Welcome
   Home | Texts by category | | Quick Search:   
Authors
Works by Euripides
Pages of Iphigenia At Aulis



Previous | Next
                  

Iphigenia At Aulis   


him, the herdsman reared amid the herds, beside that water crystal-clear,
where are fountains of the Nymphs and their meadow rich with blooming
flowers, where hyacinths and rose-buds blow for goddesses to gather!
Hither one day came Pallas and Cypris of the subtle heart, Hera too
and Hermes messenger of Zeus-Cypris, proud of the longing she causes;
Pallas of her prowess; and Hera of her royal marriage with king Zeus-to
decide a hateful strife about their beauty; but it is my death, maidens-fraught,
'tis true, with glory to the Danai-that Artemis has received as an
offering, before they begin the voyage to Ilium.
O mother, mother! he that begat me to this life of sorrow has gone
and left me all alone. Ah! woe is me! a bitter, bitter sight for me
was Helen, evil Helen! to me now doomed to bleed and die, slaughtered
by an impious sire.
I would this Aulis had never received in its havens here the sterns
of their bronze-beaked ships, the fleet which was speeding them to
Troy; and would that Zeus had never breathed on the Euripus a wind
to stop the expedition, tempering, as he doth, a different breeze
to different men, so that some have joy in setting sail, and sorrow
some, and others hard constraint, to make some start and others stay
and others furl their sails! Full of trouble then, it seems, is the
race of mortals, full of trouble verily; and 'tis ever Fate's decree
that man should find distress.
Woe! woe to thee, thou child of Tyndareus, for the suffering and anguish
sore, which thou art causing the Danai!
CHORUS I pity thee for thy cruel fate-a fate I would thou ne'er hadst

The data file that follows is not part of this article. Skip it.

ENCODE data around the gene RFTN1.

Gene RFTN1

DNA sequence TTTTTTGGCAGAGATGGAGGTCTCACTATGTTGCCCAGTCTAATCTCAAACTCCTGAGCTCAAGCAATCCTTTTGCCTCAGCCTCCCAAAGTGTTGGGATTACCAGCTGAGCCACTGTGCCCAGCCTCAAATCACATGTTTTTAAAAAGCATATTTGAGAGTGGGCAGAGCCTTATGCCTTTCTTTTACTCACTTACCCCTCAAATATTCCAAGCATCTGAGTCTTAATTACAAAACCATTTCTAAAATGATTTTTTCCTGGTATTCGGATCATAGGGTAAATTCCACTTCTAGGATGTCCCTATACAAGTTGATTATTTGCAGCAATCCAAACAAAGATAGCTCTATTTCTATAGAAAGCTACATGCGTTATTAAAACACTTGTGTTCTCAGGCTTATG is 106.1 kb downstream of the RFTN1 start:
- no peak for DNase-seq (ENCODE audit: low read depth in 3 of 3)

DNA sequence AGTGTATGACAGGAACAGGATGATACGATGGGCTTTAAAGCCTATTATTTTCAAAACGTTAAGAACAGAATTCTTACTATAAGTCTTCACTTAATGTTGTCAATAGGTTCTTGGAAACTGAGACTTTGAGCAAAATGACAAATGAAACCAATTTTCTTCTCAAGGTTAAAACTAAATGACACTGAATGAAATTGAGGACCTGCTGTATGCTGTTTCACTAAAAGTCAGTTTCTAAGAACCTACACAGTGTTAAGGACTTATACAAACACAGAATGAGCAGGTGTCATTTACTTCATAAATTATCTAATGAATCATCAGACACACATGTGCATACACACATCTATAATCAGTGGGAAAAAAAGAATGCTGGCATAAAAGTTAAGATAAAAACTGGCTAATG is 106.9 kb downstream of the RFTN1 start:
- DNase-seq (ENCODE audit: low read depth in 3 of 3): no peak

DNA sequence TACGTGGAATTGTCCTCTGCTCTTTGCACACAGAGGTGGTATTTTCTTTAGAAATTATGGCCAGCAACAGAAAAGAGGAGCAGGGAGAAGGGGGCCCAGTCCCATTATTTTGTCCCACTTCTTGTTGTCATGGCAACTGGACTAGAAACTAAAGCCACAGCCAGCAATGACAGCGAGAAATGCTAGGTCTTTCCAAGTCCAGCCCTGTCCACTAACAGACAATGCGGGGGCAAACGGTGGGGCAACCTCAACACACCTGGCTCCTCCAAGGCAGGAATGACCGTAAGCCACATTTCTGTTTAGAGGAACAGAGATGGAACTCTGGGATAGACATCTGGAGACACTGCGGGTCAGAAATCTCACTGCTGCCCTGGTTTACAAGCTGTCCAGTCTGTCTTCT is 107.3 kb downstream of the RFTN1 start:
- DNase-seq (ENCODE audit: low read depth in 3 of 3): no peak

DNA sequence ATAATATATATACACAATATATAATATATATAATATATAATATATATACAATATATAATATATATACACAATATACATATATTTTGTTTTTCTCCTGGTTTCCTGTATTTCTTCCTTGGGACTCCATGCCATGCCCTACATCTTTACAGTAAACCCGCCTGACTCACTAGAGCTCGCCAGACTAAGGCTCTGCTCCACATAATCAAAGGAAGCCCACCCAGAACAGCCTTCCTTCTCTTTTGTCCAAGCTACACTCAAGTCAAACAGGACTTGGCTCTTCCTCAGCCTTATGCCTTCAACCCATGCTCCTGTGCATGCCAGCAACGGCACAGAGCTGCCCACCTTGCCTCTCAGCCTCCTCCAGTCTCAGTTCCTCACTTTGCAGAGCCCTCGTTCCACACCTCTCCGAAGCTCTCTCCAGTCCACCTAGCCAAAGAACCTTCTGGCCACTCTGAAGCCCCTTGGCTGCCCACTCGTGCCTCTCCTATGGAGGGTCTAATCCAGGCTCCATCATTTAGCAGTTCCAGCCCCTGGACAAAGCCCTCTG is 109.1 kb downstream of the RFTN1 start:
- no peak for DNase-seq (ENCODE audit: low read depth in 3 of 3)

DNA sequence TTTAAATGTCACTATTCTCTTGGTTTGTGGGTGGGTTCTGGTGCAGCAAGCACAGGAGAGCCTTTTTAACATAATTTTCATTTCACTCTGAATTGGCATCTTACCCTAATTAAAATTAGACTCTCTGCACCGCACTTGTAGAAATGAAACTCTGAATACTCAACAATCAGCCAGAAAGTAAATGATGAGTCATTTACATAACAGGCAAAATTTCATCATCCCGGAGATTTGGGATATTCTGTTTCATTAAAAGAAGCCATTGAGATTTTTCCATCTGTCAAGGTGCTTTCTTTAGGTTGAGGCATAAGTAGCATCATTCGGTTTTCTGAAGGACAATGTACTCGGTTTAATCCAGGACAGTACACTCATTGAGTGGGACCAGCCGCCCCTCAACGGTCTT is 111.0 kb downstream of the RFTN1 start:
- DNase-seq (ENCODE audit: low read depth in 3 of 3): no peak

met!
IPHIGENIA O mother that bare me! I see a throng of men approaching.
CLYTAEMNESTRA It is the goddess-born thou seest, child, for whom
thou camest hither.
IPHIGENIA (Calling into the tent) Open the tent-door to me, servants,
that I may hide myself.
CLYTAEMNESTRA Why seek to fly, my child?
IPHIGENIA I am ashamed to face Achilles.
CLYTAEMNESTRA Wherefore?
IPHIGENIA The luckless ending to our marriage causes me to feel abashed.
CLYTAEMNESTRA No time for affectation now in face of what has chanced.
Stay then; reserve will do no good, if only we can- (Enter ACHILLES.)
ACHILLES Daughter of Leda, lady of sorrows!
CLYTAEMNESTRA No misnomer that.
ACHILLES A fearful cry is heard among the Argives.
CLYTAEMNESTRA What is it? tell me.
ACHILLES It concerns thy child.
CLYTAEMNESTRA An evil omen for thy words.
ACHILLES They say her sacrifice is necessary.
CLYTAEMNESTRA And is there no one to say a word against them?
ACHILLES Indeed I was in some danger myself from the tumult.
CLYTAEMNESTRA In danger of what? kind sir.
ACHILLES Of being stoned.
CLYTAEMNESTRA Surely not for trying to save my daughter?
ACHILLES The very reason.
CLYTAEMNESTRA Who would have dared to lay a finger on thee?
ACHILLES The men of Hellas, one and all.
CLYTAEMNESTRA Were not thy Myrmidon warriors at thy side?
ACHILLES They were the first who turned against me.
CLYTAEMNESTRA My child! we are lost, undone, it seems.
ACHILLES They taunted me as the man whom marriage had enslaved.
CLYTAEMNESTRA And what didst thou answer them?
ACHILLES I craved the life of her I meant to wed-
CLYTAEMNESTRA Justly so.
ACHILLES The wife her father promised me.
CLYTAEMNESTRA Aye, and sent to fetch from Argos.
ACHILLES But I was overcome by clamorous cries.
CLYTAEMNESTRA Truly the mob is a dire mischief.
ACHILLES But I will help thee for all that.

Previous | Next
Site Search